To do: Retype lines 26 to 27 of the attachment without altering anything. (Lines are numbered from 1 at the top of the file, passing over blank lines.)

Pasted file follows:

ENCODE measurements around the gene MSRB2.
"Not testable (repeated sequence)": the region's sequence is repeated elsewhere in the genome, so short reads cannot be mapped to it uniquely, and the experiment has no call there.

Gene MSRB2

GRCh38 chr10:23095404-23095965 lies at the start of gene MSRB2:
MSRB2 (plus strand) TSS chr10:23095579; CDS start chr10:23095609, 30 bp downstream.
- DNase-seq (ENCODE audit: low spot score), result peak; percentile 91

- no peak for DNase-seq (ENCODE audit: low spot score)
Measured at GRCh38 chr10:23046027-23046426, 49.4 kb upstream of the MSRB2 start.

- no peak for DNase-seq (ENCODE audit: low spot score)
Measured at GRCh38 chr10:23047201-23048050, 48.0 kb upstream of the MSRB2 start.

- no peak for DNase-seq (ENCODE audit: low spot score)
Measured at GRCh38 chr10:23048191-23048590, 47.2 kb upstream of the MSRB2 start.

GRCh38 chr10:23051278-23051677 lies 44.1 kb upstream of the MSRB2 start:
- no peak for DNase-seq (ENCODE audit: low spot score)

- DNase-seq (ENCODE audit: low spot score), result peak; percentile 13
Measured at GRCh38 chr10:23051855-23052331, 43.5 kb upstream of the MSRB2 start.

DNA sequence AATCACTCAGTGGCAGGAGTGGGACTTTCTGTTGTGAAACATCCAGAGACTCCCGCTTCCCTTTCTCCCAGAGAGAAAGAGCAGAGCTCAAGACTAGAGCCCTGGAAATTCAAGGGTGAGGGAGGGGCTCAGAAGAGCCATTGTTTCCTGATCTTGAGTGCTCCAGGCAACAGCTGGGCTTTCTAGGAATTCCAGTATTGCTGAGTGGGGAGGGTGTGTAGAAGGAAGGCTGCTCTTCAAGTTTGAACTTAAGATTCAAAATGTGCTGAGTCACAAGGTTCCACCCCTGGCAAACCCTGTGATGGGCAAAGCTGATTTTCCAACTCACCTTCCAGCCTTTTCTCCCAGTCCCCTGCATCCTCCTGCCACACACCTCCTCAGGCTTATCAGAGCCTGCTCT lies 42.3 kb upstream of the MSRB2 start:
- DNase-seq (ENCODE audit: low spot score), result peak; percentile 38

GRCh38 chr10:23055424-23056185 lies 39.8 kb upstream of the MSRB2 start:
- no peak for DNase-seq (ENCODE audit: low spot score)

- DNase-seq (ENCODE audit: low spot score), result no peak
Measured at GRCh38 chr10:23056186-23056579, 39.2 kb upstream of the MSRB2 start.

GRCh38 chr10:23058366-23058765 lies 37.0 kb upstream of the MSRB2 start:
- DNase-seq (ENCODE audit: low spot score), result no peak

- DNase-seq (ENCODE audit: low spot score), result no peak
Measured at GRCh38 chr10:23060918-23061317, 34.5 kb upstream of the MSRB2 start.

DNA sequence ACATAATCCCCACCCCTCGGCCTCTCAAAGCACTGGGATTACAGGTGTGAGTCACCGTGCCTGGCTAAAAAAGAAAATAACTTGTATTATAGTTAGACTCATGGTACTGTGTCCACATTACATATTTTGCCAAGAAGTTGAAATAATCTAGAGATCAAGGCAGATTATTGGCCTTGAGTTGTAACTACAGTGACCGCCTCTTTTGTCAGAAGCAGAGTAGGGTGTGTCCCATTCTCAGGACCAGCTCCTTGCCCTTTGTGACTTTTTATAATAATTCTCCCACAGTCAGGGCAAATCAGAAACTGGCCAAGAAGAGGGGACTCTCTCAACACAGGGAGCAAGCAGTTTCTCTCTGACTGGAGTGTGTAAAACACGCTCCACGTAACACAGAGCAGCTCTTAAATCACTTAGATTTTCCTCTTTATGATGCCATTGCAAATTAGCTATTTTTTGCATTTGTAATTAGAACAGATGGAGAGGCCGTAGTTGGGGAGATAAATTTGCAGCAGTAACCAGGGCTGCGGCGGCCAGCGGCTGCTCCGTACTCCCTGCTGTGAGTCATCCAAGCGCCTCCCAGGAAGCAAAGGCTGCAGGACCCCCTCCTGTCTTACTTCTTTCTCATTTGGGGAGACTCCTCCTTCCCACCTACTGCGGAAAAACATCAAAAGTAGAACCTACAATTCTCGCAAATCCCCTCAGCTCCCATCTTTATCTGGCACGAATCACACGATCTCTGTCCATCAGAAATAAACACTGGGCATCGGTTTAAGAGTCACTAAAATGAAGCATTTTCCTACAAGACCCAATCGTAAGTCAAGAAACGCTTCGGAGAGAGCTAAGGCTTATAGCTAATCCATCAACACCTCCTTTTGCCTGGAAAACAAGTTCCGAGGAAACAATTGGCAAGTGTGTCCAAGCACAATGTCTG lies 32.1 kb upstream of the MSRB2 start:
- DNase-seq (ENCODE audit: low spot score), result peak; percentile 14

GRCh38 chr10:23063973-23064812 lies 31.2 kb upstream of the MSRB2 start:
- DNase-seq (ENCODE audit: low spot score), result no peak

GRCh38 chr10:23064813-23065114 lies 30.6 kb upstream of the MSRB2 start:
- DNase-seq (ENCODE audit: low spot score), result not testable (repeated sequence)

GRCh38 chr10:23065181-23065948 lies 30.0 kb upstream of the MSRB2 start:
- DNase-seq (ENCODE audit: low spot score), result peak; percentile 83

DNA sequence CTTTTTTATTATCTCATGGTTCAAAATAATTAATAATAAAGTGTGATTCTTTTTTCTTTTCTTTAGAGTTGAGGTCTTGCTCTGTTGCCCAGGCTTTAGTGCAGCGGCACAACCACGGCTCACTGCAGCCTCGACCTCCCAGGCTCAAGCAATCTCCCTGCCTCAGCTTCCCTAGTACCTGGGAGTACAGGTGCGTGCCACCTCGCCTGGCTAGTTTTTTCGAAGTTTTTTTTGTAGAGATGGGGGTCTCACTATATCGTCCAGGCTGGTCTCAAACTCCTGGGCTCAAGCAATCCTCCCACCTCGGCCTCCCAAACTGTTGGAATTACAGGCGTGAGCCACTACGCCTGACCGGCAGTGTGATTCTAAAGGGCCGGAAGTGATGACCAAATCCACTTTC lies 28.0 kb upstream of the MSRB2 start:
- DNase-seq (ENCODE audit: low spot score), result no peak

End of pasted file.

Measured at GRCh38 chr10:23060918-23061317, 34.5 kb upstream of the MSRB2 start.

DNA sequence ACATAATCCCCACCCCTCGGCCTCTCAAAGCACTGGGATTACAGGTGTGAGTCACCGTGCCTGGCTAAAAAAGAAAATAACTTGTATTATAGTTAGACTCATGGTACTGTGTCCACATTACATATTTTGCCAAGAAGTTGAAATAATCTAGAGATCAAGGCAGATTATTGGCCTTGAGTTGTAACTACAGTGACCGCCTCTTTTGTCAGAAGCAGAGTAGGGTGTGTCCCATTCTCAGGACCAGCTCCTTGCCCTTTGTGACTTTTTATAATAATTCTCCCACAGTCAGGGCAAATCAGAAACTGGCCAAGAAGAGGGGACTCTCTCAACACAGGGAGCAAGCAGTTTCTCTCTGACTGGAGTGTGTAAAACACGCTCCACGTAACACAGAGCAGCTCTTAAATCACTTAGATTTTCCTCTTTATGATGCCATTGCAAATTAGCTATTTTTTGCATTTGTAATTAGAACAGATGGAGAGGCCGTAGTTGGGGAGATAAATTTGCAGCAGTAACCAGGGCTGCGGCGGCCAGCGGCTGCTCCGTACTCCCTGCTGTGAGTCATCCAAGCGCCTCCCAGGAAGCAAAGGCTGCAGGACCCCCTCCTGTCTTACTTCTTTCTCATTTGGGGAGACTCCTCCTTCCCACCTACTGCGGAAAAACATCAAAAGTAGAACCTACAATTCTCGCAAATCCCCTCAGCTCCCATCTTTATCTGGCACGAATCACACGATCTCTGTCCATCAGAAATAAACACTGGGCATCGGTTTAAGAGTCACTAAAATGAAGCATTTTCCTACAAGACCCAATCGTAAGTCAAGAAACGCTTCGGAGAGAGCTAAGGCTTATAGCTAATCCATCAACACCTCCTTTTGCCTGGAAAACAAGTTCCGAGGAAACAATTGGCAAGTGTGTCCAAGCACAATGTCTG lies 32.1 kb upstream of the MSRB2 start: